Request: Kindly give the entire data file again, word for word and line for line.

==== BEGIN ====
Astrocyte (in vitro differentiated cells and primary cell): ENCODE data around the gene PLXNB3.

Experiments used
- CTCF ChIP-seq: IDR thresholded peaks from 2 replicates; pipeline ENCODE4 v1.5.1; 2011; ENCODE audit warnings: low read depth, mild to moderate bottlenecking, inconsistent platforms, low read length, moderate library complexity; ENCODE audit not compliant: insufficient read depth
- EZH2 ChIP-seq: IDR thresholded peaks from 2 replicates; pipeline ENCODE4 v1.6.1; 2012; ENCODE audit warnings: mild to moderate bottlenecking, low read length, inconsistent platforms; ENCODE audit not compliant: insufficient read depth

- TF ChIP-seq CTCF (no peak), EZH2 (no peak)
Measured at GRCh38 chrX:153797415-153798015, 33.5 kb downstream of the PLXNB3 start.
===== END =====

Astrocyte (in vitro differentiated cells and primary cell): ENCODE data around the gene PLXNB3.

Experiments used
- CTCF ChIP-seq: IDR thresholded peaks from 2 replicates; pipeline ENCODE4 v1.5.1; 2011; ENCODE audit warnings: low read depth, mild to moderate bottlenecking, inconsistent platforms, low read length, moderate library complexity; ENCODE audit not compliant: insufficient read depth
- EZH2 ChIP-seq: IDR thresholded peaks from 2 replicates; pipeline ENCODE4 v1.6.1; 2012; ENCODE audit warnings: mild to moderate bottlenecking, low read length, inconsistent platforms; ENCODE audit not compliant: insufficient read depth

- TF ChIP-seq CTCF (no peak), EZH2 (no peak)
Measured at GRCh38 chrX:153797415-153798015, 33.5 kb downstream of the PLXNB3 start.